Dr. Dorle: One concern I have is a commitment to Six Sigma is often seen as a commitment to quality, which, of course, it may well be. But it focuses even more attention on the process side of the equation. You need to be cautious about assuming it's going to make a substantial improvement in your project outcome, because I don't think the kind of people and facilitation skills needed to effectively lead a team are emphasized in Six Sigma. …

The rest of this article is only available to active members of Questia

Already a member? Log in now.

Notes for this article

Add a new note
If you are trying to select text to create highlights or citations, remember that you must now click or tap on the first word, and then click or tap on the last word.
One moment ...
Default project is now your active project.
Project items
Notes
Cite this article

Cited article

Style
Citations are available only to our active members.
Buy instant access to cite pages or passages in MLA 8, MLA 7, APA and Chicago citation styles.

(Einhorn, 1992, p. 25)

(Einhorn 25)

(Einhorn 25)

1. Lois J. Einhorn, Abraham Lincoln, the Orator: Penetrating the Lincoln Legend (Westport, CT: Greenwood Press, 1992), 25, http://www.questia.com/read/27419298.

Note: primary sources have slightly different requirements for citation. Please see these guidelines for more information.

Cited article

Quality First
Settings

Settings

Typeface
Text size Smaller Larger Reset View mode
Search within

Search within this article

Look up

Look up a word

  • Dictionary
  • Thesaurus
Please submit a word or phrase above.
Print this page

Print this page

Why can't I print more than one page at a time?

Help
Full screen
Items saved from this article
  • Highlights & Notes
  • Citations
Some of your highlights are legacy items.

Highlights saved before July 30, 2012 will not be displayed on their respective source pages.

You can easily re-create the highlights by opening the book page or article, selecting the text, and clicking “Highlight.”

matching results for page

    Questia reader help

    How to highlight and cite specific passages

    1. Click or tap the first word you want to select.
    2. Click or tap the last word you want to select, and you’ll see everything in between get selected.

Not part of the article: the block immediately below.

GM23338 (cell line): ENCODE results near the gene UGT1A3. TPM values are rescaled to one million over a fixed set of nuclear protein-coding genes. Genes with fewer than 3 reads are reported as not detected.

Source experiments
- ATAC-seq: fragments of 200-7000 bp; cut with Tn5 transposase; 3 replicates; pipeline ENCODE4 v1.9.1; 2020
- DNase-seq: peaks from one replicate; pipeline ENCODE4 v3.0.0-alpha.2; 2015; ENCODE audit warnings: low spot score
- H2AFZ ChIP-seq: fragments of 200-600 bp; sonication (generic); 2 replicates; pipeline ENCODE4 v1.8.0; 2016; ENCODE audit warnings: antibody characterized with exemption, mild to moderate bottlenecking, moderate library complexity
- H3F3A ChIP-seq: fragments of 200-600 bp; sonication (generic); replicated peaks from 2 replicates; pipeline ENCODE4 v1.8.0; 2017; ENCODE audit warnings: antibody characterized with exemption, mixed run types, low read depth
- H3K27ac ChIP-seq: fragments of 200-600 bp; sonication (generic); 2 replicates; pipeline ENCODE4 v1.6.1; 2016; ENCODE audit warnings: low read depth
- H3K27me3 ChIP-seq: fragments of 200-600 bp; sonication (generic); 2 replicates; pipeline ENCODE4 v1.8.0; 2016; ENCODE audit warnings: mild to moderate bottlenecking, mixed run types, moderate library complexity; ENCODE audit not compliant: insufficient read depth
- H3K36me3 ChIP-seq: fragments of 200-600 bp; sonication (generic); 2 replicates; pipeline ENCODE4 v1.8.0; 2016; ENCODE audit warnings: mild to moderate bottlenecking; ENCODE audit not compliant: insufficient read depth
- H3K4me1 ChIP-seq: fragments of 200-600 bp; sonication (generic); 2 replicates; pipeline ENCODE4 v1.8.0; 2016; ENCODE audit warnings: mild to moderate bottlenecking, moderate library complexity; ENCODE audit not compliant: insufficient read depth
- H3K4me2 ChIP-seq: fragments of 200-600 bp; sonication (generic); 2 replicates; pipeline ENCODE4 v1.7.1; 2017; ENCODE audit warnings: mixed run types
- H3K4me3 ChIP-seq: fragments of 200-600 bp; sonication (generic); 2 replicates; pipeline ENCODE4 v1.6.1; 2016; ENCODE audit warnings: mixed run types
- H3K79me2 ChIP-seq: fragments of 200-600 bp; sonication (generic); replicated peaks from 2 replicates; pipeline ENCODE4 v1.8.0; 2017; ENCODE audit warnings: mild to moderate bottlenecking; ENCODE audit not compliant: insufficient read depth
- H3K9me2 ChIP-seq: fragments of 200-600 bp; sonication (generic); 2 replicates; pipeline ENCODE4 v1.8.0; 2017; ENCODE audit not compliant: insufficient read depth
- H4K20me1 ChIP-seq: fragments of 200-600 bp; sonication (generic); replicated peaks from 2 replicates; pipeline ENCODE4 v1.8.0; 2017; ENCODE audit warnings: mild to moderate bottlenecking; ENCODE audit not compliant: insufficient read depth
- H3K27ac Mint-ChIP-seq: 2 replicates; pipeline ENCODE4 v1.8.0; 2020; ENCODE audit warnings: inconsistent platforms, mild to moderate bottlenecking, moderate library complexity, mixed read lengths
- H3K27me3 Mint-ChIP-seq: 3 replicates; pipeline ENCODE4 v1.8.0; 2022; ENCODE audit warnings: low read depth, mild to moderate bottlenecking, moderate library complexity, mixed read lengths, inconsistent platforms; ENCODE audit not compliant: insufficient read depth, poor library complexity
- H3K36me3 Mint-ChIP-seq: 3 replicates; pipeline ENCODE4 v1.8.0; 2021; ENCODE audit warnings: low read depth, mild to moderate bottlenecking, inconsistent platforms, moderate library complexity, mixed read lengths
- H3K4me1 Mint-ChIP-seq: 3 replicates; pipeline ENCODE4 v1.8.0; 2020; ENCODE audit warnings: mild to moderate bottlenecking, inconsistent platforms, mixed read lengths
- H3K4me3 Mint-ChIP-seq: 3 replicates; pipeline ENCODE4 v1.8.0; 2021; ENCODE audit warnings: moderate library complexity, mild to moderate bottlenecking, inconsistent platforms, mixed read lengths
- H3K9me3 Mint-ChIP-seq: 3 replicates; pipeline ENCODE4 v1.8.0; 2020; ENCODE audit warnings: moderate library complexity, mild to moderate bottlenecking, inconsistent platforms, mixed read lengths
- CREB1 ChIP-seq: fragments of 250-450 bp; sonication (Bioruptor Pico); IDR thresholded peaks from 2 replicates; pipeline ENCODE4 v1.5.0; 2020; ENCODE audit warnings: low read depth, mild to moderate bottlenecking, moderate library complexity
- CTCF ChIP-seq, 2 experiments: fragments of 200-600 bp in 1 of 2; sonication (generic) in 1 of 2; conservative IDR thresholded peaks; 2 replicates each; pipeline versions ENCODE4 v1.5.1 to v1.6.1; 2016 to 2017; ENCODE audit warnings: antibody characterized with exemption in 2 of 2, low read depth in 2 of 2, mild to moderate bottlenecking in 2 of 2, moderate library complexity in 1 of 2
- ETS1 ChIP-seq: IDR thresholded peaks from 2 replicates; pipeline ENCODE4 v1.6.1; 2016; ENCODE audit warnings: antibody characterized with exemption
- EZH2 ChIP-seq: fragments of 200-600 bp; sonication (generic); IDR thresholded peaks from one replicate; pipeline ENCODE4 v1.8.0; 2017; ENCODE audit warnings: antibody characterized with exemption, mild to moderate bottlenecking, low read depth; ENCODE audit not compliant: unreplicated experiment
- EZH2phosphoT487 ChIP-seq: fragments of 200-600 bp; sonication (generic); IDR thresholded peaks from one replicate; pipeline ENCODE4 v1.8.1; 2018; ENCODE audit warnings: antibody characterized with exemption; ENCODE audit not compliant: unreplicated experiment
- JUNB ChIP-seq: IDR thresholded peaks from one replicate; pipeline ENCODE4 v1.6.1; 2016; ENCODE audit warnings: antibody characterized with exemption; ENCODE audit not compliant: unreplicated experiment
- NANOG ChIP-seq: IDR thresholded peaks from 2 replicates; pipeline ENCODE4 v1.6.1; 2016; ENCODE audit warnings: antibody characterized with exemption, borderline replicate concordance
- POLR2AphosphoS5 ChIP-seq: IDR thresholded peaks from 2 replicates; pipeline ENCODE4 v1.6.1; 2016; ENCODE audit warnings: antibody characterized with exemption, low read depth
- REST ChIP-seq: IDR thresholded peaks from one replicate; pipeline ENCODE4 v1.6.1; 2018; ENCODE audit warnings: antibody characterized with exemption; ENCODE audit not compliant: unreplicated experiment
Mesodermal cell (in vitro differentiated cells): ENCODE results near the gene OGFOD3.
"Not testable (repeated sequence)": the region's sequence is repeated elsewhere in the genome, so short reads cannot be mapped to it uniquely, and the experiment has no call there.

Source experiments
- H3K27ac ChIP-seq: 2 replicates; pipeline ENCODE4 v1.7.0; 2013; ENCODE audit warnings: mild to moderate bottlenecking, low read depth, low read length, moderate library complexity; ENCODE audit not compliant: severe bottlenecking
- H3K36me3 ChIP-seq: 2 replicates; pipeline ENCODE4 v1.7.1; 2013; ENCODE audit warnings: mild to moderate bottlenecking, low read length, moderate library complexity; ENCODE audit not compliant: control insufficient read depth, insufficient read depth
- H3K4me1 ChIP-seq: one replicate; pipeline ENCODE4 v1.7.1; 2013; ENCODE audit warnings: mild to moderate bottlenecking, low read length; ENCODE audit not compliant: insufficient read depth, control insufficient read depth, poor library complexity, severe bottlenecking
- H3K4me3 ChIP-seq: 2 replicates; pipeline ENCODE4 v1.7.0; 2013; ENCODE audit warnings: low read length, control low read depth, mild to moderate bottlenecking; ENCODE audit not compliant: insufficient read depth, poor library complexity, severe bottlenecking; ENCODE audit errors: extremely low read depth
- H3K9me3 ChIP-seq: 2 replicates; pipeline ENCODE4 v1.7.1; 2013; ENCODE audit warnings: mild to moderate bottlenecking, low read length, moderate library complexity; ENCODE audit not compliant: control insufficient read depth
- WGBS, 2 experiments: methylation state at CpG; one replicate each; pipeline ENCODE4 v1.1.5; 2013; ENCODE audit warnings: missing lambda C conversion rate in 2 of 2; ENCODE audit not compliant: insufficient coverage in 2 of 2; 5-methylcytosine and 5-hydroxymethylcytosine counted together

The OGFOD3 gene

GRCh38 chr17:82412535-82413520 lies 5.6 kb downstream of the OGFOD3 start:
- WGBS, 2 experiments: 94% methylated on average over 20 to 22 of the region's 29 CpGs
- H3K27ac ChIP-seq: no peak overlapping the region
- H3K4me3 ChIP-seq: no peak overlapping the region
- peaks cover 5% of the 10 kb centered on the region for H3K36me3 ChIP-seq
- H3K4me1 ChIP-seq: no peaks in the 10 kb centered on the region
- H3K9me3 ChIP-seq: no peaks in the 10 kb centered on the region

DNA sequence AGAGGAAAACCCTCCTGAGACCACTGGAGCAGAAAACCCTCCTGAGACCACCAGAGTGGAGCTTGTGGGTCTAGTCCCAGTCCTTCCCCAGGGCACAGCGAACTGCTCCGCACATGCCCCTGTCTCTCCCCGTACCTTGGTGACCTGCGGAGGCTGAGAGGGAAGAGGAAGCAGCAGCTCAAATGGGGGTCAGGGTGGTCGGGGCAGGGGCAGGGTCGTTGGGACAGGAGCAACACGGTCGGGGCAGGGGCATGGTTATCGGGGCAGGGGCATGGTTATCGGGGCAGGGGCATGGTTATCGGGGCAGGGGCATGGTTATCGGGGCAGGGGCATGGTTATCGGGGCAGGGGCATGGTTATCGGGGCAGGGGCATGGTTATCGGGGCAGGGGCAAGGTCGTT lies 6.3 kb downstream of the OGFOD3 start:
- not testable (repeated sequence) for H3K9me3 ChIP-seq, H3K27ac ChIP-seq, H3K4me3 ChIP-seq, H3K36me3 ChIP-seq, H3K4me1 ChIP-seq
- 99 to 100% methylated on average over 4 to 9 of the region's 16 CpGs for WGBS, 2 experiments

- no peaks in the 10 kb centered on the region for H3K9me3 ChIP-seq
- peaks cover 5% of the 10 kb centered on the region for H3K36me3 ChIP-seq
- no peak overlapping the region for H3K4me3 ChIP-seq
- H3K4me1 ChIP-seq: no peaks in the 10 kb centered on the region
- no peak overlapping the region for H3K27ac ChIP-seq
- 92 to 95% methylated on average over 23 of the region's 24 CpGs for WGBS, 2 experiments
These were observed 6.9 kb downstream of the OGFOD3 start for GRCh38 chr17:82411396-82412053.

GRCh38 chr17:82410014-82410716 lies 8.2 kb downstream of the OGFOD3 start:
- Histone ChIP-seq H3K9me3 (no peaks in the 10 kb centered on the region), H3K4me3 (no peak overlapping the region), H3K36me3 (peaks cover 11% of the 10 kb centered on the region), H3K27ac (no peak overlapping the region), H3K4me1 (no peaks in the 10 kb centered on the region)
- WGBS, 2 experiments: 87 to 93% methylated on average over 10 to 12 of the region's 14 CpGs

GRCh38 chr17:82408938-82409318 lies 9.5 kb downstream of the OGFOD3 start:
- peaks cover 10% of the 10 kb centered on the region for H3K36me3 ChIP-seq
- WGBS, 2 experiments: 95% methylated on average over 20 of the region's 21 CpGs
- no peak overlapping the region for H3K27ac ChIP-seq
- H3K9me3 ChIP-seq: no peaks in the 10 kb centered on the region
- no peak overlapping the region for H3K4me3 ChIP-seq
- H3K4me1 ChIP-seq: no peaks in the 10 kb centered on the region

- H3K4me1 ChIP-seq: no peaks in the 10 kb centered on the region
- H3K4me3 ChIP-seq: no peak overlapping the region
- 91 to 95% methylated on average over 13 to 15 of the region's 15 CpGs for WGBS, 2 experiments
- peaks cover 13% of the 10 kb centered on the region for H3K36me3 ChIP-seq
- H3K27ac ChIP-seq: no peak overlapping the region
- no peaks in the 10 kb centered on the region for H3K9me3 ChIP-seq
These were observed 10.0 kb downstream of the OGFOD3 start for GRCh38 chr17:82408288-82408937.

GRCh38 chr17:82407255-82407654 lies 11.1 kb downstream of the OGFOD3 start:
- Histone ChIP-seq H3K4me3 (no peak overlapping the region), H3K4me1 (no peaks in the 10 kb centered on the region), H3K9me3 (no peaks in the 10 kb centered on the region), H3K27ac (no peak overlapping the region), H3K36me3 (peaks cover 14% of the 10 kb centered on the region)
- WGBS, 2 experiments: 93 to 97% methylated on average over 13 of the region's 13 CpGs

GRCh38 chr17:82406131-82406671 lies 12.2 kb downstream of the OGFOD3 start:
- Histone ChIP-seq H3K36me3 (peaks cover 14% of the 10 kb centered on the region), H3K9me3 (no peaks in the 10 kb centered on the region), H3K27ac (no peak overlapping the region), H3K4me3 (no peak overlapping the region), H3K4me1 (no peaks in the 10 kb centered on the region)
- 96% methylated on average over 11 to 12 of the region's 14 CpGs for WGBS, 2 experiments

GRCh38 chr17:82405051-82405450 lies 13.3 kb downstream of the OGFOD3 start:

3. You’ll then get a menu of options like creating a highlight or a citation from that passage of text.

    OK, got it!

    Cited passage

    Style
    Citations are available only to our active members.
    Buy instant access to cite pages or passages in MLA 8, MLA 7, APA and Chicago citation styles.

    "Portraying himself as an honest, ordinary person helped Lincoln identify with his audiences." (Einhorn, 1992, p. 25).

    "Portraying himself as an honest, ordinary person helped Lincoln identify with his audiences." (Einhorn 25)

    "Portraying himself as an honest, ordinary person helped Lincoln identify with his audiences." (Einhorn 25)

    "Portraying himself as an honest, ordinary person helped Lincoln identify with his audiences."1

    1. Lois J. Einhorn, Abraham Lincoln, the Orator: Penetrating the Lincoln Legend (Westport, CT: Greenwood Press, 1992), 25, http://www.questia.com/read/27419298.

    Cited passage

    Thanks for trying Questia!

    Please continue trying out our research tools, but please note, full functionality is available only to our active members.

    Your work will be lost once you leave this Web page.

    Buy instant access to save your work.

    Already a member? Log in now.

    Search by... Author
    Show... All Results Primary Sources Peer-reviewed

    Oops!

    An unknown error has occurred. Please click the button below to reload the page. If the problem persists, please try again in a little while.